So what to make of the resignation of Iain Duncan Smith? The former work and pensions secretary resigned on Friday evening, ostensibly as a result of the fall-out from this week’s budget, most notably the proposed reduction in personal independence payments (PIPs). Set against a further cut in corporation tax to 17% (a penny for our local politicians’ thoughts?), a cut in capital gains tax and an increase in the threshold at which the 40% tax rate is paid, the optics really didn’t look good. As a result, IDS decided enough was enough.
As has been well documented, IDS was previously happy to oversee the implementation of policies such as the welfare cap, universal credit and the bedroom tax in the name of deficit reduction. In his resignation letter IDS made clear that:
“Throughout these years, because of the perilous public finances we inherited from the last Labour administration, difficult cuts have been necessary. I have found some of these cuts easier to justify than others but aware of the economic situation and determined to be a team player I have accepted their necessity.”
However, IDS now feels he can no longer sit idly by as the outworkings of deficit reduction continue to fall on those least able to carry the burden.
This very public resignation can’t be anything other than extremely damaging for the Government and their prevailing policy goal of deficit reduction. On Marr this morning IDS stated that the change to PIPs that was announced in the budget “juxtaposed as it came through in the Budget, that is deeply unfair and was perceived to be unfair. And that unfairness is damaging to the government, it’s damaging to the party and it’s actually damaging to the public.” He has therefore very publicly questioned the tactics adopted in the pursuit of deficit reduction. He even suggested that his party are targeting those that do not and will not vote Conservative when he proclaimed “it just looks like we see this as a pot of money, that it doesn’t matter because they don’t vote for us.” This statement more than any will no doubt be seized upon by Labour if – and it’s a big if – they can devise a coherent strategy to do so, particularly as many on the right of the party were happy to support many of the welfare changes.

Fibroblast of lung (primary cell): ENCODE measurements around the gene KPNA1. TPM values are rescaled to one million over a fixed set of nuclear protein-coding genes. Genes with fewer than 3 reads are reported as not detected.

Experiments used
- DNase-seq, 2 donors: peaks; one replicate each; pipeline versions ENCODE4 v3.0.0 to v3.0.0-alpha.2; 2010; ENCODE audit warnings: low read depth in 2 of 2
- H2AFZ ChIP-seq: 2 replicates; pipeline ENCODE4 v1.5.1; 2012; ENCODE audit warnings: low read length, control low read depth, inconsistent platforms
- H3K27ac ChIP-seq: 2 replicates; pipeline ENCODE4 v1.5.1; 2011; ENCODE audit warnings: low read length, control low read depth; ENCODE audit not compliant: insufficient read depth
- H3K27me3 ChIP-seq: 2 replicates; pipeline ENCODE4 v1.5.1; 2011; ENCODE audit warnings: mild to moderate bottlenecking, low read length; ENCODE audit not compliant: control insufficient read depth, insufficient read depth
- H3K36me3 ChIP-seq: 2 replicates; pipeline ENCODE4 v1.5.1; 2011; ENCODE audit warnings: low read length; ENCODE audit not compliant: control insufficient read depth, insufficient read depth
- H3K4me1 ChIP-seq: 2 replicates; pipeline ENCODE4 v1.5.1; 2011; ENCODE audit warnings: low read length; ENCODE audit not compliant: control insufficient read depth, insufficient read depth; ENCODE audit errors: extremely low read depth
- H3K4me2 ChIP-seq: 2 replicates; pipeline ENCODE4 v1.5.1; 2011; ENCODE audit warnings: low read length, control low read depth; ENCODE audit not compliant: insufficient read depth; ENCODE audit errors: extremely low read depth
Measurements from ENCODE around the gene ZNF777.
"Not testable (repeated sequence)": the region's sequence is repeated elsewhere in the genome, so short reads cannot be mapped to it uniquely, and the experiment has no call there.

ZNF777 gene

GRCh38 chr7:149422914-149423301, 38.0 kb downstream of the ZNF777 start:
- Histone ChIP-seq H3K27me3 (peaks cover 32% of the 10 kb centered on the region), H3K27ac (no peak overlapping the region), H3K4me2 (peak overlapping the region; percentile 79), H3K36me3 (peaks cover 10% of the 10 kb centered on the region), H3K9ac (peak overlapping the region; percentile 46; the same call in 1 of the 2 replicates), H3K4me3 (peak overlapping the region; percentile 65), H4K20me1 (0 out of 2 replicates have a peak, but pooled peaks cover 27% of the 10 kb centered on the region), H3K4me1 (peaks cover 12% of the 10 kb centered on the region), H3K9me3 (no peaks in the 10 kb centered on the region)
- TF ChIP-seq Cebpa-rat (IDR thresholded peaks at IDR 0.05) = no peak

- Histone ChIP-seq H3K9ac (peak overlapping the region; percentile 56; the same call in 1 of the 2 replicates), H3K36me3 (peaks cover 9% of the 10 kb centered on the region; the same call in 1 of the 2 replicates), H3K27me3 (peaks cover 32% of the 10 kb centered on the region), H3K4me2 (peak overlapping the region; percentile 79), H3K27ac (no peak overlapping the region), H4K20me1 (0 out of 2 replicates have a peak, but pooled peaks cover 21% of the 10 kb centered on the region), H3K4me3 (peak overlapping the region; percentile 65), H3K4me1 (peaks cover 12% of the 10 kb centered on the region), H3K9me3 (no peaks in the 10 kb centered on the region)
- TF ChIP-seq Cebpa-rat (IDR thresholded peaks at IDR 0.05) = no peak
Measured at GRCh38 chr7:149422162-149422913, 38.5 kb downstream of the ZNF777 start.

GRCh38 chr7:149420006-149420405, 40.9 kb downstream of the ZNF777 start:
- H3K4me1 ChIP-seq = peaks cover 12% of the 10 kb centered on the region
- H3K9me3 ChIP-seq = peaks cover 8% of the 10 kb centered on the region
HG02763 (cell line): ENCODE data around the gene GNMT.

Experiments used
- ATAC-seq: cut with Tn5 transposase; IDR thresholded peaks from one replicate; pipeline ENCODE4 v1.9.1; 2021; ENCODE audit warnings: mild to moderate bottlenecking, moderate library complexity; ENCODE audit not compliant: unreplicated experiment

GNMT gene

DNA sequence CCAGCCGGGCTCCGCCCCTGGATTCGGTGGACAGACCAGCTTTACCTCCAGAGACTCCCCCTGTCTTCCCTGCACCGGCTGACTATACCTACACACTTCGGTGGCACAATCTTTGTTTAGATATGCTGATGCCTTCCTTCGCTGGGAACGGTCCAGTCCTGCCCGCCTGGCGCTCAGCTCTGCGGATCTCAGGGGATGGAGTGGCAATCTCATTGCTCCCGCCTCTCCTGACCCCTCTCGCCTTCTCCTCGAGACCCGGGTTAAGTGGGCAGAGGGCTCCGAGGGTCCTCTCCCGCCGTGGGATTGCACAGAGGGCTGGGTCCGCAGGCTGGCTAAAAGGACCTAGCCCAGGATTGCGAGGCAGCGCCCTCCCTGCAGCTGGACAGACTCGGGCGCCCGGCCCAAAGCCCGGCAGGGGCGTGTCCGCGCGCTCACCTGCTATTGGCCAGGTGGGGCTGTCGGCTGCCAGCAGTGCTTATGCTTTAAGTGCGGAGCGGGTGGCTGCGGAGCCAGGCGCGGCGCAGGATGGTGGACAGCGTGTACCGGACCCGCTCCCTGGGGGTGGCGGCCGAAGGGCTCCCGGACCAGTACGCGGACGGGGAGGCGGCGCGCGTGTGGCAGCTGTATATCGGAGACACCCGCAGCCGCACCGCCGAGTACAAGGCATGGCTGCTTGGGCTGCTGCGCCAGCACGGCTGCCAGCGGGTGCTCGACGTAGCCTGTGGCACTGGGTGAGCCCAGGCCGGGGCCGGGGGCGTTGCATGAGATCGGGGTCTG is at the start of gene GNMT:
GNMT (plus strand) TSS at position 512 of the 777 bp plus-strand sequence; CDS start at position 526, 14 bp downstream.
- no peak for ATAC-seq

And what about the PM and his chancellor? David Cameron will surely now face a leadership challenge following the EU referendum in June. For Osborne, who is ultimately the master of departmental spending in Whitehall and who’s politicking has ensured that it’s working age benefits that are returned to time and again to meet the targets set – the pension triple-lock, the desire for a budget surplus, the moving feast that is the welfare cap – his leadership ambitions could be dealt a serious blow. I wrote a piece last year where I suggested that Osborne’s career was on an upward trajectory, but it has clearly hit the buffers. This week alone he has seen the makings of a Tory rebellion, a policy u-turn and the resignation of a senior cabinet minister. And all this hot on the heels of his tax credit u-turn. This morning’s Sunday Times for example led with the headline “IDS attack shreds unfit Osborne’s dream of No. 10”.
Set against the backdrop of the EU referendum and tentative signs that Labour are beginning to make inroads (although one poll lead does not a summer make!), the next few weeks and months could prove very difficult for the Tory party and may yet prove the old adage correct: opposition parties don’t win elections, governments lose them. We’re a long time off that, though!